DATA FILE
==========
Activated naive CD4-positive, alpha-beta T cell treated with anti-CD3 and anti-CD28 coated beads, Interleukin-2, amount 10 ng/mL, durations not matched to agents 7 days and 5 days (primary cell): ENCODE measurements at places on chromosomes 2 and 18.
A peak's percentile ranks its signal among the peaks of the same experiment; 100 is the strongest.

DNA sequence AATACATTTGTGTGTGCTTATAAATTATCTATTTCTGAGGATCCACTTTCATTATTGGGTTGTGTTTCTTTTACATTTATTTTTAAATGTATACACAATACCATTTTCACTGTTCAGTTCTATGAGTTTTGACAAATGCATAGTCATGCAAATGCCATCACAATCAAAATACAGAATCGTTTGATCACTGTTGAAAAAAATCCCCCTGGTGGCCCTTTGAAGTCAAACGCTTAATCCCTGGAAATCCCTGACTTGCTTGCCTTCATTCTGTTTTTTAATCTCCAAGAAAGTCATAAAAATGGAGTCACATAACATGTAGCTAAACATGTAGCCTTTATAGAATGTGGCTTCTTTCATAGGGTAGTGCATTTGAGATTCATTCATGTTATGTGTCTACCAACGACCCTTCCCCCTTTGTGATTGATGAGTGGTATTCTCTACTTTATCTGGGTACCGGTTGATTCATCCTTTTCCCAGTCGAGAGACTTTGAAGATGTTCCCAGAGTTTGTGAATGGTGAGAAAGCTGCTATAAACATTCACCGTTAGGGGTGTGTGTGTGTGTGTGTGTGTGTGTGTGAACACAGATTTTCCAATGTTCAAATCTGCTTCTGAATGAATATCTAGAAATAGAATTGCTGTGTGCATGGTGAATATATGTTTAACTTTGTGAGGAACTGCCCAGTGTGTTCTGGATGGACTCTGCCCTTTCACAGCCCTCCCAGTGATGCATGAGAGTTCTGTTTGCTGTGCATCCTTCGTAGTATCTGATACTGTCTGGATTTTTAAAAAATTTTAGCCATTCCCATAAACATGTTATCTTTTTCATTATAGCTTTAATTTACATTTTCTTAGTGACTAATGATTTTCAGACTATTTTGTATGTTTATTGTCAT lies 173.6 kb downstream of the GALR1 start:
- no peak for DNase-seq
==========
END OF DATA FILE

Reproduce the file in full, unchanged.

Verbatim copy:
Activated naive CD4-positive, alpha-beta T cell treated with anti-CD3 and anti-CD28 coated beads, Interleukin-2, amount 10 ng/mL, durations not matched to agents 7 days and 5 days (primary cell): ENCODE measurements at places on chromosomes 2 and 18.
A peak's percentile ranks its signal among the peaks of the same experiment; 100 is the strongest.

DNA sequence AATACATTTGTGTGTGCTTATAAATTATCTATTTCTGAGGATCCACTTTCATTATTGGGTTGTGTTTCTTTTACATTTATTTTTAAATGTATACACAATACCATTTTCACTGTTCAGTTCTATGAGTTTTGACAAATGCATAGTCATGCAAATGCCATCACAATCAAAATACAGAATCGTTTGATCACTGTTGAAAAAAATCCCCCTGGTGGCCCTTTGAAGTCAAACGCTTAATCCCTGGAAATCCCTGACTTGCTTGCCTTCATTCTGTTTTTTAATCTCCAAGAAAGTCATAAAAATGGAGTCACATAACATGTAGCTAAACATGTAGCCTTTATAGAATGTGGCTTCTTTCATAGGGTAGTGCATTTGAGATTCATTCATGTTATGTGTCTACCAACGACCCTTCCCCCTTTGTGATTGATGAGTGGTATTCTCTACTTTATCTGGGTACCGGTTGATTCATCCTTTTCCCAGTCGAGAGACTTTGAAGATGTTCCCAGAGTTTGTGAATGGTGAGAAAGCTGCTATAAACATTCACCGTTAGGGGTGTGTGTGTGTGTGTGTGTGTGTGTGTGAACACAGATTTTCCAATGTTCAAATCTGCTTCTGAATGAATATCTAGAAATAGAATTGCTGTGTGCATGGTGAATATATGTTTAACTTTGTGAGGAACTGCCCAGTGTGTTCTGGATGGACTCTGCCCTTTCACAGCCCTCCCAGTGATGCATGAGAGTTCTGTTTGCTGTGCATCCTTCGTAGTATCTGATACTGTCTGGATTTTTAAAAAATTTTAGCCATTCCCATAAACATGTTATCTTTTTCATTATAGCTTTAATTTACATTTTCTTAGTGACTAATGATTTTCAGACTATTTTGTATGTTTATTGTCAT lies 173.6 kb downstream of the GALR1 start:
- no peak for DNase-seq